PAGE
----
The deadline for applying to the Conferences for Undergraduate Women in Physics is November 1st!
Huang et al. dig up evidence that distant “red nugget” galaxies grew into the massive ellipticals we see today by consuming smaller, gas-poor galaxies.
Pakmor et al. propose a new mechanism to make Type 1a supernova explosions from a pair of white dwarfs.
Carretti and collaborators have found new evidence that the gigantic bubbles of emission emanating from the center of our Milky Way are the result of winds from supernova explosions, not jets from our supermassive black hole.
The Canada-France Hawaii Telescope weak gravitational lensing survey (CFHTLens), recently released new results to help constrain our cosmological models. While still in its early stages, weak lensing will ultimately be a powerful tool to discover the nature of the mysterious dark energy.
I recently attended a two-week crash course in the “Astrophysical Applications of Gravitational Lensing”. In this post, I overview a few of the ways astronomers employ lensing to study the Universe, from extrasolar planets to distant quasars and large-scale structure.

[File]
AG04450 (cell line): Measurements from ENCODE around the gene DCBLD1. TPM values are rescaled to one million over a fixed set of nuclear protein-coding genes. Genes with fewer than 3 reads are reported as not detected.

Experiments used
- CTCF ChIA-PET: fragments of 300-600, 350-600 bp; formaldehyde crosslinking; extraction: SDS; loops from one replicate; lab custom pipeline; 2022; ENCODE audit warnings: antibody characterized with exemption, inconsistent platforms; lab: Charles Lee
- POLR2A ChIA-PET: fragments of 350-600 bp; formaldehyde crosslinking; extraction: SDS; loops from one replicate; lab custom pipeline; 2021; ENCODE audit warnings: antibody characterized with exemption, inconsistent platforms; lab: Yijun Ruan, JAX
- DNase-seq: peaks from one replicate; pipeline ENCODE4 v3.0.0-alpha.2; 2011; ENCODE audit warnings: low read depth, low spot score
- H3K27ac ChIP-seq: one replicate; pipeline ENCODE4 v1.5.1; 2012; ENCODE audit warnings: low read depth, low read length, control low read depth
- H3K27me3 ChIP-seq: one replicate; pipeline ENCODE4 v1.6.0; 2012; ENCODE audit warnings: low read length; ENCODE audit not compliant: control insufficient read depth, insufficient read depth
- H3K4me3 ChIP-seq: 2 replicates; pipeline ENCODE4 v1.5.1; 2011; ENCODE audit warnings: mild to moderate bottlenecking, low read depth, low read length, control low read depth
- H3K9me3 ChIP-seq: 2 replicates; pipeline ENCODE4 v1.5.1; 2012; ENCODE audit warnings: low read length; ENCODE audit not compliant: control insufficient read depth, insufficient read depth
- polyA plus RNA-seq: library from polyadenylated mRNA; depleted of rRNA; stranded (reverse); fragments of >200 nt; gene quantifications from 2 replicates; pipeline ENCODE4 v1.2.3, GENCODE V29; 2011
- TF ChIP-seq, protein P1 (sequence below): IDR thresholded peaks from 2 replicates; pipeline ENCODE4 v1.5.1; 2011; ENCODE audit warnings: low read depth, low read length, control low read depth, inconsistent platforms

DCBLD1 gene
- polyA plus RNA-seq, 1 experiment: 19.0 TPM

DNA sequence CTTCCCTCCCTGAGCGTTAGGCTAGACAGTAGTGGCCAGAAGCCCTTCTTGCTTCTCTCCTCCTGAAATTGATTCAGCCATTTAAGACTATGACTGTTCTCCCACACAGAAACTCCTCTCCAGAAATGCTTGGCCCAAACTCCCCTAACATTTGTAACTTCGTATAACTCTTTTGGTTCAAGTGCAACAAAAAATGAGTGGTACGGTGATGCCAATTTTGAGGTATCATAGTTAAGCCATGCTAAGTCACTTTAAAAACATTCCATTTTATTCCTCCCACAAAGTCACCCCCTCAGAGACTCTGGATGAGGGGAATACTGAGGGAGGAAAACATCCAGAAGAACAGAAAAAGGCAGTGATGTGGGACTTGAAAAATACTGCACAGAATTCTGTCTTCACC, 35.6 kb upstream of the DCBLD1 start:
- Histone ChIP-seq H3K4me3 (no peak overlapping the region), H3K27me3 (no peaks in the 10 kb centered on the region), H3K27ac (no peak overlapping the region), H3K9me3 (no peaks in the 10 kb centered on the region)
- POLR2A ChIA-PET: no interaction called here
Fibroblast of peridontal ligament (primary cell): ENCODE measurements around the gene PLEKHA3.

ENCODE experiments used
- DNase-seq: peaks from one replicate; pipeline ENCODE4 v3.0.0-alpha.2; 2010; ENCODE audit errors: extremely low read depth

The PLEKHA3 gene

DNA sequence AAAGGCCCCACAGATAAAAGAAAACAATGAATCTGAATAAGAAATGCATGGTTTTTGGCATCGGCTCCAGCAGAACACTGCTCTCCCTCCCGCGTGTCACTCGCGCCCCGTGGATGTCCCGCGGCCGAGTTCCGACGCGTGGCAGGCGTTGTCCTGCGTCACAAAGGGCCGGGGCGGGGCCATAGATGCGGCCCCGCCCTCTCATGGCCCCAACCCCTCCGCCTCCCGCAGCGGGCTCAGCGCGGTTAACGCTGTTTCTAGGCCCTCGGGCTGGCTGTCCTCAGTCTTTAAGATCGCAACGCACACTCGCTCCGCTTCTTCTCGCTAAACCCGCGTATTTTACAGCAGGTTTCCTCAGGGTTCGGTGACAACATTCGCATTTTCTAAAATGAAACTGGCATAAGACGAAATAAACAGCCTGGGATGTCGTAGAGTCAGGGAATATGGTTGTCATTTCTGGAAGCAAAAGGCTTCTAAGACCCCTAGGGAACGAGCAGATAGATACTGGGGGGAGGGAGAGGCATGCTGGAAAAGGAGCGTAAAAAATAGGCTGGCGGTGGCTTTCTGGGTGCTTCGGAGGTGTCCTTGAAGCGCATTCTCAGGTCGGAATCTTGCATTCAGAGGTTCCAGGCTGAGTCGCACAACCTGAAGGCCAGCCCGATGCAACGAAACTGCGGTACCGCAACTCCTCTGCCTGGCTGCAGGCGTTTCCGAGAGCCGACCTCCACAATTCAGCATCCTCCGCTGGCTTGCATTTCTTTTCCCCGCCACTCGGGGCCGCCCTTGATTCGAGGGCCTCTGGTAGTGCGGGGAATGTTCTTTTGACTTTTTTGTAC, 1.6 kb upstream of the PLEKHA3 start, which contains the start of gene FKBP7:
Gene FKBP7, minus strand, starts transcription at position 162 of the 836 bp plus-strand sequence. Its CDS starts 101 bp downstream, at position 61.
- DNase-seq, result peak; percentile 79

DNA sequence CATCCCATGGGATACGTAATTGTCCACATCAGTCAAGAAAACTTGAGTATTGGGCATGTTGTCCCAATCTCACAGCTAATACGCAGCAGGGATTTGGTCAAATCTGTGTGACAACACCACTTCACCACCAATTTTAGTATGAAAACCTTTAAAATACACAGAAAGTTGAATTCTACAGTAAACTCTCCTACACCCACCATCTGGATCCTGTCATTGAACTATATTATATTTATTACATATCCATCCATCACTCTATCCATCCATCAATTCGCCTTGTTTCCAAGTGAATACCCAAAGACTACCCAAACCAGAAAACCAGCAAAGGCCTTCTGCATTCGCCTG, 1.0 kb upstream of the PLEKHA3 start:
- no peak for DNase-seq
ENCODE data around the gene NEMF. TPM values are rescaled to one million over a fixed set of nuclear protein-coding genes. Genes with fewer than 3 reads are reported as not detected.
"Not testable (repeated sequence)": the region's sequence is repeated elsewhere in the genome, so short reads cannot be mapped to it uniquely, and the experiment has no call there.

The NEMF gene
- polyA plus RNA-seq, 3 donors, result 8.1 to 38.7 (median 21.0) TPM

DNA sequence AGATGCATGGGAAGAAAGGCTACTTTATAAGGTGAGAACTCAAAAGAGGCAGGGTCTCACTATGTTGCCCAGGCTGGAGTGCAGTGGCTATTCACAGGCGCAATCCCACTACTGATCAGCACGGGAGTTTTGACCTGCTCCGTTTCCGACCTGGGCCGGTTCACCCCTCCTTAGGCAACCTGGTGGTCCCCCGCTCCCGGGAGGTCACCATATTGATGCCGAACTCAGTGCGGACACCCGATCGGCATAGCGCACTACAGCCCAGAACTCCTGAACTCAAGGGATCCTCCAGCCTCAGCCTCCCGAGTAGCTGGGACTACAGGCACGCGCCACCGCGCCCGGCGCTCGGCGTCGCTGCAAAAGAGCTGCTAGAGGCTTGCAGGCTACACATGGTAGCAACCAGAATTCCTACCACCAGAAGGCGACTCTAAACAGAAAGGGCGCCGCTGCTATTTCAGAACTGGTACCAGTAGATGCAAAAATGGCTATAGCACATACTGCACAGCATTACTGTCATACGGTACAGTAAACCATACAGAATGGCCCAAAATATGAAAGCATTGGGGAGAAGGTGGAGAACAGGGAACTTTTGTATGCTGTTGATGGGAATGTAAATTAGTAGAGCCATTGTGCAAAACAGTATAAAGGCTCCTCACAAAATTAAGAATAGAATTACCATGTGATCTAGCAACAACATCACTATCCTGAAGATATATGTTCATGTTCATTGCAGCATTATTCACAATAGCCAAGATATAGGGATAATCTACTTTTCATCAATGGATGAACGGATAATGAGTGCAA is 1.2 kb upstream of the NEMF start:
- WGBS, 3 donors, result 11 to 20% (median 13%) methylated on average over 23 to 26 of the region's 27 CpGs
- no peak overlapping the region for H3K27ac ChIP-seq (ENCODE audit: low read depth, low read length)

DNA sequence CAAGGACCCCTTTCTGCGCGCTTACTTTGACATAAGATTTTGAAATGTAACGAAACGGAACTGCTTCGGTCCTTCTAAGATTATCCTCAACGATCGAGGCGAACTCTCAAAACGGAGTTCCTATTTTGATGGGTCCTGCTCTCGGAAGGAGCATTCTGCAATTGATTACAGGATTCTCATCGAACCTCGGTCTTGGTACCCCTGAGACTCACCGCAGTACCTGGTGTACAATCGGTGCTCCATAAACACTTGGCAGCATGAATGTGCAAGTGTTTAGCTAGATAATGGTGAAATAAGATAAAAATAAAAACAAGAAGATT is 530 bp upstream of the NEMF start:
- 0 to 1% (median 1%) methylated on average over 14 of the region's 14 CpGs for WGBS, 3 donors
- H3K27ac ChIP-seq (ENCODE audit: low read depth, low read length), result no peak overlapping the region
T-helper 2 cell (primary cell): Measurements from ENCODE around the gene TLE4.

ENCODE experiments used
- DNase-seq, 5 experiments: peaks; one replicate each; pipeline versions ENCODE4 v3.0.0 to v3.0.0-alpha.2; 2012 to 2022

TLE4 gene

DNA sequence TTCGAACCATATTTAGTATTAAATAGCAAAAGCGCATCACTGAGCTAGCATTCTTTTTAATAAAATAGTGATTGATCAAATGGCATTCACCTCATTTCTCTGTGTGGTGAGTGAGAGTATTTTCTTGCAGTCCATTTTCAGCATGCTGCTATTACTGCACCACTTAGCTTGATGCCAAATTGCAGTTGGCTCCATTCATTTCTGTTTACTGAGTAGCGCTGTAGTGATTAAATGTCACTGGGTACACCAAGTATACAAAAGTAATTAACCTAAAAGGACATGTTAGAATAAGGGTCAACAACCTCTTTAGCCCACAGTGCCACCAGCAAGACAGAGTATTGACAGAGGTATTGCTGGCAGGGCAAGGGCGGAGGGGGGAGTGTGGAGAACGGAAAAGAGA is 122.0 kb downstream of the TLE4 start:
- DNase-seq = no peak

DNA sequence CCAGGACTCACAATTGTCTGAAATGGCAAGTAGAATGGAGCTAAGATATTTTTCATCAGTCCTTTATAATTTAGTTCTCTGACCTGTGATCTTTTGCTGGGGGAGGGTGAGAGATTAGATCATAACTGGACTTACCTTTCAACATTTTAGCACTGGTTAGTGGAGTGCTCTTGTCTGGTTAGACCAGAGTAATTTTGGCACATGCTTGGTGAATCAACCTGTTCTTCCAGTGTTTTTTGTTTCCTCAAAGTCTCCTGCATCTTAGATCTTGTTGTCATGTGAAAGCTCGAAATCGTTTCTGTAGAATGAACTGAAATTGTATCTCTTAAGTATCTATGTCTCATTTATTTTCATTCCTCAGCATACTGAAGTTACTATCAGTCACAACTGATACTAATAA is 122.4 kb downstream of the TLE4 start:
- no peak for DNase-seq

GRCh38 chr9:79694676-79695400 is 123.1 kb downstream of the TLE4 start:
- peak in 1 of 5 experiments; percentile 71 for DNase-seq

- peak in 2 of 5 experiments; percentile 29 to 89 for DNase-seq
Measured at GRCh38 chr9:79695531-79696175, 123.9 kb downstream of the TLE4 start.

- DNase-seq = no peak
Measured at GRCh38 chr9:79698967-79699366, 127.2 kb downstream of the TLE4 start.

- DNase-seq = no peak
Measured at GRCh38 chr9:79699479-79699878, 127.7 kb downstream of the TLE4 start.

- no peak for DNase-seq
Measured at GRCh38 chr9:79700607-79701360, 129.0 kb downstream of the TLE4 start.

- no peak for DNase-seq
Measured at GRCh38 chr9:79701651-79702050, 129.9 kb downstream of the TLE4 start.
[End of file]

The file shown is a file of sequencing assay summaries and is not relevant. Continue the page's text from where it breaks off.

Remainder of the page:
In this study, Kaviraj et al. find that major mergers only contribute a small percentage (17-27%) of the total star formation at a redshift of 2, when the Universe was 3.3 billion years old and vigorously creating new stars. This goes against what we once thought, and leaves the door open for other mechanisms to drive the global star formation rate in the early Universe.
In a recent paper, Stacy et al. reveal the detailed internal structure of the seeds of four of the first stars, and demonstrate for the first time that they are rapidly spinning throughout. Their results bring us one step closer to a coherent story of the lives and deaths of Population III stars.
Most simulations to date have implied that satellite galaxies traveling through galaxy clusters are stripped of gas for future star formation in a process known as “strangulation”. In contrast, the authors of this paper suggest that satellite galaxies may not be as cut off as some might think: instead, their simulations show that the cooler, stripped gas from the corona will mix with the surrounding intra-cluster medium and remain near the original galaxy as a potential new source of star-forming fuel.